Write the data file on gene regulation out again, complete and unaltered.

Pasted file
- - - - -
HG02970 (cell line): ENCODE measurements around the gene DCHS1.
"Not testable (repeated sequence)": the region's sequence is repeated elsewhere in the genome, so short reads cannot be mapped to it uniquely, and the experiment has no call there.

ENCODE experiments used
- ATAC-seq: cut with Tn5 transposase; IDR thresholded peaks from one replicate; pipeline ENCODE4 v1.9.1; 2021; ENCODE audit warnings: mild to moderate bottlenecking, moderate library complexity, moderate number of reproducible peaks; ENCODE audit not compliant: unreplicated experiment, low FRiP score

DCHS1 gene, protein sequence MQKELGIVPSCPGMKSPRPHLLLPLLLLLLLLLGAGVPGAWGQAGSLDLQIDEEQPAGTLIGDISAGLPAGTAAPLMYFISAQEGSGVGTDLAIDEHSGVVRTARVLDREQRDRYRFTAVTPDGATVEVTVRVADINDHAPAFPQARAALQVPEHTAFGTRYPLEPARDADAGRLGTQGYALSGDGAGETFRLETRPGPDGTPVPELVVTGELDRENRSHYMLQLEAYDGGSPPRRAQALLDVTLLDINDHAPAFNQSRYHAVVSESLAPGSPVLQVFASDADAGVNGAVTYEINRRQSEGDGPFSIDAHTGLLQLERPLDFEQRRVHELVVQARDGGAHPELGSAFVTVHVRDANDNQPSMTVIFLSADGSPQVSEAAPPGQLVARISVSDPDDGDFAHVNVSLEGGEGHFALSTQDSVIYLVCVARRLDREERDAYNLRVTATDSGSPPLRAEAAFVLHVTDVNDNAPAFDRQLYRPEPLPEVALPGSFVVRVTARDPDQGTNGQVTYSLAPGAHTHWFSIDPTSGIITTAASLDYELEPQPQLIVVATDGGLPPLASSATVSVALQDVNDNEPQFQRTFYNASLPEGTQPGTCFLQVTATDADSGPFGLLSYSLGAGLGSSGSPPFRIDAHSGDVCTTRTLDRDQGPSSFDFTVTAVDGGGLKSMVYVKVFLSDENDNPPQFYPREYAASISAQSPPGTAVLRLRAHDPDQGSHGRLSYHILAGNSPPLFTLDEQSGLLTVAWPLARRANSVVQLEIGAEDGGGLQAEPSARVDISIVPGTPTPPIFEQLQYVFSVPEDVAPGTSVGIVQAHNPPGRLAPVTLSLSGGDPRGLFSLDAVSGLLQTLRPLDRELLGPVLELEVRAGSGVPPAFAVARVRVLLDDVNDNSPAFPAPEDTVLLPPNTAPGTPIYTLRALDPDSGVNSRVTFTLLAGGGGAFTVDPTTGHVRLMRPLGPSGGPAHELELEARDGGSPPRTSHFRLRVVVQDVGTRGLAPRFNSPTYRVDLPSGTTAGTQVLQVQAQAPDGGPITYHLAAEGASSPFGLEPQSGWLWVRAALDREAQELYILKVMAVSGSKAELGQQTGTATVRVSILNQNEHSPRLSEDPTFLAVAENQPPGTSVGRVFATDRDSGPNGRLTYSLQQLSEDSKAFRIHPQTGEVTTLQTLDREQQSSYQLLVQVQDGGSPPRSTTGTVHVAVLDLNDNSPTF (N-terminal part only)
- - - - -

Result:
HG02970 (cell line): ENCODE measurements around the gene DCHS1.
"Not testable (repeated sequence)": the region's sequence is repeated elsewhere in the genome, so short reads cannot be mapped to it uniquely, and the experiment has no call there.

ENCODE experiments used
- ATAC-seq: cut with Tn5 transposase; IDR thresholded peaks from one replicate; pipeline ENCODE4 v1.9.1; 2021; ENCODE audit warnings: mild to moderate bottlenecking, moderate library complexity, moderate number of reproducible peaks; ENCODE audit not compliant: unreplicated experiment, low FRiP score

DCHS1 gene, protein sequence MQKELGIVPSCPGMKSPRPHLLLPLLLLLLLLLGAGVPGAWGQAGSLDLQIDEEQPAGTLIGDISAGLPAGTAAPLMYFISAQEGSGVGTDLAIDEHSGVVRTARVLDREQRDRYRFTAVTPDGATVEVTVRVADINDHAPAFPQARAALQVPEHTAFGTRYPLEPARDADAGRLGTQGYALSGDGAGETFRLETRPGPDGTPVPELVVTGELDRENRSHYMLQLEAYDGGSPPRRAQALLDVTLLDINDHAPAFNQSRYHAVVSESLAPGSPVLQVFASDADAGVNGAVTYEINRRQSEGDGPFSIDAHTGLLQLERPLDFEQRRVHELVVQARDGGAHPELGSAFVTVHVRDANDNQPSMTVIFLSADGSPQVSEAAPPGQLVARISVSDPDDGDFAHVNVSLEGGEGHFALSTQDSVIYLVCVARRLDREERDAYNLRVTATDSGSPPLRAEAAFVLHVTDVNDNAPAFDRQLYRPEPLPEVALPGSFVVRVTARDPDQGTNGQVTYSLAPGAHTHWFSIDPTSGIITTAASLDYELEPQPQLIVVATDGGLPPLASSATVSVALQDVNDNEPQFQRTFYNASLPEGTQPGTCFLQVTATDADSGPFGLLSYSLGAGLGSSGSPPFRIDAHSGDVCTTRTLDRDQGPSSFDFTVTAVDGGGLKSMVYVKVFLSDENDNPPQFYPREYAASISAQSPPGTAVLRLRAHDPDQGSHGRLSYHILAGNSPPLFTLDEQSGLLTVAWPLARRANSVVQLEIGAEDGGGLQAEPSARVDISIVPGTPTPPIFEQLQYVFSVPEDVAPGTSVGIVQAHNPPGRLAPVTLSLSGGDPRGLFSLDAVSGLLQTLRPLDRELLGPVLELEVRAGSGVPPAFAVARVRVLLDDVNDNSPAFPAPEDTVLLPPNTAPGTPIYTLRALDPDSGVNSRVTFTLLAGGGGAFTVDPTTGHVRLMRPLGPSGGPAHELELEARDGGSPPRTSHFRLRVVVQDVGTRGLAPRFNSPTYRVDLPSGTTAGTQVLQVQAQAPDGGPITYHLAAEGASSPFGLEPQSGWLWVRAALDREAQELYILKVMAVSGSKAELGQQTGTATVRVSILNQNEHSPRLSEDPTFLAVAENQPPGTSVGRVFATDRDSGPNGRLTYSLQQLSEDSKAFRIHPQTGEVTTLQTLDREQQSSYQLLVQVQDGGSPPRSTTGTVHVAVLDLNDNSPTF (N-terminal part only)